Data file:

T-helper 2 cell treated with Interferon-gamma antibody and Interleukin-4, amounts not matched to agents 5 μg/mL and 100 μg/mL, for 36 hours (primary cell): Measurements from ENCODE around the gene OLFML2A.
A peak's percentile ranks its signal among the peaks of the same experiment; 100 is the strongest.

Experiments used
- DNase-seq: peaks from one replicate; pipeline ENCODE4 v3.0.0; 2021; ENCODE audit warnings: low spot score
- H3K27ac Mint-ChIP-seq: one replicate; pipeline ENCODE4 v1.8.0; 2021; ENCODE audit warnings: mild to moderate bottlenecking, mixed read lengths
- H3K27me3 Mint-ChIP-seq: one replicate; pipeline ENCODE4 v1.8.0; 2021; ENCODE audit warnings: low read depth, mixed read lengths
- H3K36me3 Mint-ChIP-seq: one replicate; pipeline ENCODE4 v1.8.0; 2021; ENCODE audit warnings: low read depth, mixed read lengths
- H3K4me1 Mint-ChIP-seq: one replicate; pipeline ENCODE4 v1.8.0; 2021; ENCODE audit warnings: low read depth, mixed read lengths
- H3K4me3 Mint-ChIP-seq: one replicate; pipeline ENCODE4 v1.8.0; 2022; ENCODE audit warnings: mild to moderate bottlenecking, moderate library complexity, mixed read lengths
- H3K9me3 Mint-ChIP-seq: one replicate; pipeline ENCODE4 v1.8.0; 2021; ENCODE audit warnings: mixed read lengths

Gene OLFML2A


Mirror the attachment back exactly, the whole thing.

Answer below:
T-helper 2 cell treated with Interferon-gamma antibody and Interleukin-4, amounts not matched to agents 5 μg/mL and 100 μg/mL, for 36 hours (primary cell): Measurements from ENCODE around the gene OLFML2A.
A peak's percentile ranks its signal among the peaks of the same experiment; 100 is the strongest.

Experiments used
- DNase-seq: peaks from one replicate; pipeline ENCODE4 v3.0.0; 2021; ENCODE audit warnings: low spot score
- H3K27ac Mint-ChIP-seq: one replicate; pipeline ENCODE4 v1.8.0; 2021; ENCODE audit warnings: mild to moderate bottlenecking, mixed read lengths
- H3K27me3 Mint-ChIP-seq: one replicate; pipeline ENCODE4 v1.8.0; 2021; ENCODE audit warnings: low read depth, mixed read lengths
- H3K36me3 Mint-ChIP-seq: one replicate; pipeline ENCODE4 v1.8.0; 2021; ENCODE audit warnings: low read depth, mixed read lengths
- H3K4me1 Mint-ChIP-seq: one replicate; pipeline ENCODE4 v1.8.0; 2021; ENCODE audit warnings: low read depth, mixed read lengths
- H3K4me3 Mint-ChIP-seq: one replicate; pipeline ENCODE4 v1.8.0; 2022; ENCODE audit warnings: mild to moderate bottlenecking, moderate library complexity, mixed read lengths
- H3K9me3 Mint-ChIP-seq: one replicate; pipeline ENCODE4 v1.8.0; 2021; ENCODE audit warnings: mixed read lengths

Gene OLFML2A